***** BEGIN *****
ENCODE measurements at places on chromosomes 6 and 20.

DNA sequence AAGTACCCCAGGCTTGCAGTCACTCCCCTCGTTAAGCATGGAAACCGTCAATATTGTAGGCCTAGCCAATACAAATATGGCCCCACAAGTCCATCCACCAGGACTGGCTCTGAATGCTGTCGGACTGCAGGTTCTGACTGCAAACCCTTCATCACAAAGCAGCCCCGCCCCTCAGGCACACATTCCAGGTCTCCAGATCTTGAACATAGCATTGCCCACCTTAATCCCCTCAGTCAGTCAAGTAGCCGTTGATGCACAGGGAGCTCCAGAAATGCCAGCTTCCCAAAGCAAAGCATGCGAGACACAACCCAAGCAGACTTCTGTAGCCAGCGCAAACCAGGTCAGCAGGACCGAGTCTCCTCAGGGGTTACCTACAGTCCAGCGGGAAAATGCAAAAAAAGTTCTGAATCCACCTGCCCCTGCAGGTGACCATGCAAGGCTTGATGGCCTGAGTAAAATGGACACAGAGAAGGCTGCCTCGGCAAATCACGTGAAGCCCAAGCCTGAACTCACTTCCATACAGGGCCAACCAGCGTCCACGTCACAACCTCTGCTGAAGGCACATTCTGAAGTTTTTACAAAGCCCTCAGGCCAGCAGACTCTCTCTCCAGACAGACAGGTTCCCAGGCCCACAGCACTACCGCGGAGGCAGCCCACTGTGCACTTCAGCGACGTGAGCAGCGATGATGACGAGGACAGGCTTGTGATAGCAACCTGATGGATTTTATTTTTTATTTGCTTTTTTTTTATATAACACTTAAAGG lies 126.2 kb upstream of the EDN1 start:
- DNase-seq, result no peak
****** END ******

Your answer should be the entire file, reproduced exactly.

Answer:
ENCODE measurements at places on chromosomes 6 and 20.

DNA sequence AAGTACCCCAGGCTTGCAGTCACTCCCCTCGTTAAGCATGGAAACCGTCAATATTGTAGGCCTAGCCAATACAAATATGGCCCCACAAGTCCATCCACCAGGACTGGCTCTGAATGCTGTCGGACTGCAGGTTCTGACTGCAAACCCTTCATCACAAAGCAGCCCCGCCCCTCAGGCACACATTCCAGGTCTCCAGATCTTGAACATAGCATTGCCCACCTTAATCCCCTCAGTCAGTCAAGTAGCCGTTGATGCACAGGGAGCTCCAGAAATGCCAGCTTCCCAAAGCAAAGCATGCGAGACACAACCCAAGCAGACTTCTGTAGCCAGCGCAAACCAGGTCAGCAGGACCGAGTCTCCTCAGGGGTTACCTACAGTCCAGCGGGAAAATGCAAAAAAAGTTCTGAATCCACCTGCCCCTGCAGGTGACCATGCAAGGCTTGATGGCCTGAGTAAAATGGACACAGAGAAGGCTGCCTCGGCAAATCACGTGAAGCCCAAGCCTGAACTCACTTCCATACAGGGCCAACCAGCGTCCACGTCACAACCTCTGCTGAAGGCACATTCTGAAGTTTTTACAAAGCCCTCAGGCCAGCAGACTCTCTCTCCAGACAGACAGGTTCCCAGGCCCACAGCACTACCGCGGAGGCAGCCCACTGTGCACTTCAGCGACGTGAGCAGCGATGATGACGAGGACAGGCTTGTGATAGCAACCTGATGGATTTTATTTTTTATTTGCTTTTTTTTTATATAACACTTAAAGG lies 126.2 kb upstream of the EDN1 start:
- DNase-seq, result no peak